Thus the essays on the works of others, which are called criticisms, are often, in fact, mere records of impressions. To judge of their value you must know where the man was brought up, under what influences,-his nation, his church, his family even. He himself has never attempted to estimate the value of these circumstances, and find a law or raise a standard above all circumstances, permanent against all influence. He is content to be the creature of his place, and to represent it by his spoken and written word. He takes the same ground with a savage, who does not hesitate to say of the product of a civilization on which he could not stand, "It is bad," or " It is good."

The value of such comments is merely reflex. They characterize the critic. They give an idea of certain influences on a certain act of men in a certain time or place. Their absolute, essential value is nothing. The long review, the eloquent article by the man of the nineteenth century, are of no value by themselves considered, but only as samples of their kind. The writers were content to tell what they felt, to praise or to denounce without needing to convince us or themselves. They sought not the divine truths of philosophy, and she proffers them not if unsought.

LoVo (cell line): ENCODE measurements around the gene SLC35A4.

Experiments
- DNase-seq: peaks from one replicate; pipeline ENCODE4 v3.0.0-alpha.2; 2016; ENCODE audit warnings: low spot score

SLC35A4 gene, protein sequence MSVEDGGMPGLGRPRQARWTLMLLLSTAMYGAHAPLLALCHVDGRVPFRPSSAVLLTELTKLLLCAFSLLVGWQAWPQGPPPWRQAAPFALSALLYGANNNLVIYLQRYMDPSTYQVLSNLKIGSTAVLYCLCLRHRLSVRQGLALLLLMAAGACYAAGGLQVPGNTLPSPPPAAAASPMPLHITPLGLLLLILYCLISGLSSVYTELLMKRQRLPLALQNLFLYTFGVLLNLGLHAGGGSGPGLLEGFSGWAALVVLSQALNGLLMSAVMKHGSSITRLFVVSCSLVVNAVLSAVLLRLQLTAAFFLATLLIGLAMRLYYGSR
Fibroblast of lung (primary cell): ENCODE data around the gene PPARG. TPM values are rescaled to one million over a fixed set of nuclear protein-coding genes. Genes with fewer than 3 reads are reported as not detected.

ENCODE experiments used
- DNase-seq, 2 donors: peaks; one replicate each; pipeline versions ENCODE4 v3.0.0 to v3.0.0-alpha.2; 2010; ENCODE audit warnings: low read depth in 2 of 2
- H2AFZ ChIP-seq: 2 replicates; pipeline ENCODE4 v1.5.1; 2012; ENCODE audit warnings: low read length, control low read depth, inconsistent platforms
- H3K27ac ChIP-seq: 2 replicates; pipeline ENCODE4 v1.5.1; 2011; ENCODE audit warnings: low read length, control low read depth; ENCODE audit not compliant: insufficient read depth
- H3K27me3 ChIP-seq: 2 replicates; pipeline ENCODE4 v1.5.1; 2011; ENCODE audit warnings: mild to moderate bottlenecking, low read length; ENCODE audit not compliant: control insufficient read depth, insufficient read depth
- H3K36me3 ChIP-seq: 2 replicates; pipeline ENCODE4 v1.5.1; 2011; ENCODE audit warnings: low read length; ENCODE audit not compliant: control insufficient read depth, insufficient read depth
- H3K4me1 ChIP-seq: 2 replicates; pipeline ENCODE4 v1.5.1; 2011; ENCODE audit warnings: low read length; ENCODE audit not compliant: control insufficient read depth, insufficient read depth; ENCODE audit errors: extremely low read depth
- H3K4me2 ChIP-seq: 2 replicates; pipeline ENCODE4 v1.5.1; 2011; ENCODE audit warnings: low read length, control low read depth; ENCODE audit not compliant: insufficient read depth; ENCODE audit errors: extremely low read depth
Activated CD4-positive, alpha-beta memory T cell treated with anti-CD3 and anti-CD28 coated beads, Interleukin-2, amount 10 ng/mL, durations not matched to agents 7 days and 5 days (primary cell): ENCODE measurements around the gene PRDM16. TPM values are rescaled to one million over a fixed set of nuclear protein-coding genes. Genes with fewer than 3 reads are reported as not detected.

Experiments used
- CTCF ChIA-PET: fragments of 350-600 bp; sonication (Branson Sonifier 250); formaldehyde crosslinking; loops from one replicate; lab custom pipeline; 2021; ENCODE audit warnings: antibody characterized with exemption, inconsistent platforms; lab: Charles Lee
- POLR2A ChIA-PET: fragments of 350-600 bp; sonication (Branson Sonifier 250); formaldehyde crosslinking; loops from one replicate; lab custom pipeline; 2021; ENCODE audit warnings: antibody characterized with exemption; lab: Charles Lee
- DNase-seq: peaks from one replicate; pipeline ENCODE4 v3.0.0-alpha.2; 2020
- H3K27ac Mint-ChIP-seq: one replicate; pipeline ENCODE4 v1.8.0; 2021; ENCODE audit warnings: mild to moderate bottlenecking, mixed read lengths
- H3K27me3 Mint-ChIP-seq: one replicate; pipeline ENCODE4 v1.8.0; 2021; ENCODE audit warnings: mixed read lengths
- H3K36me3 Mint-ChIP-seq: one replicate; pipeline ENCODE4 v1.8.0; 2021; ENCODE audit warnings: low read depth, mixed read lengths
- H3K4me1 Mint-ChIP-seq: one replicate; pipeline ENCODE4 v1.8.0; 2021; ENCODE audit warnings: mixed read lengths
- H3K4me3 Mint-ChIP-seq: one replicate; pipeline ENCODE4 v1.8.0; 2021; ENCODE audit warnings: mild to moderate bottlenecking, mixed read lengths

Then there are the apprehensive. These can go out of themselves and enter fully into a foreign existence. They breathe its life; they live in its law; they tell what it meant, and why it so expressed its meaning. They reproduce the work of which they speak, and make it better known to us in so far as two statements are better than one. There are beautiful specimens in this kind. They are pleasing to us as bearing witness of the genial sympathies of nature. They have the ready grace of love with somewhat of the dignity of disinterested friendship. They sometimes give more pleasure than the original production of which they treat, as melodies will sometimes ring sweetlier in the echo. Besides there is a peculiar pleasure in a true response; it is the assurance of equipoise in the universe. These, if not true critics, come nearer the standard than the subjective class, and the value of their work is ideal as well as historical.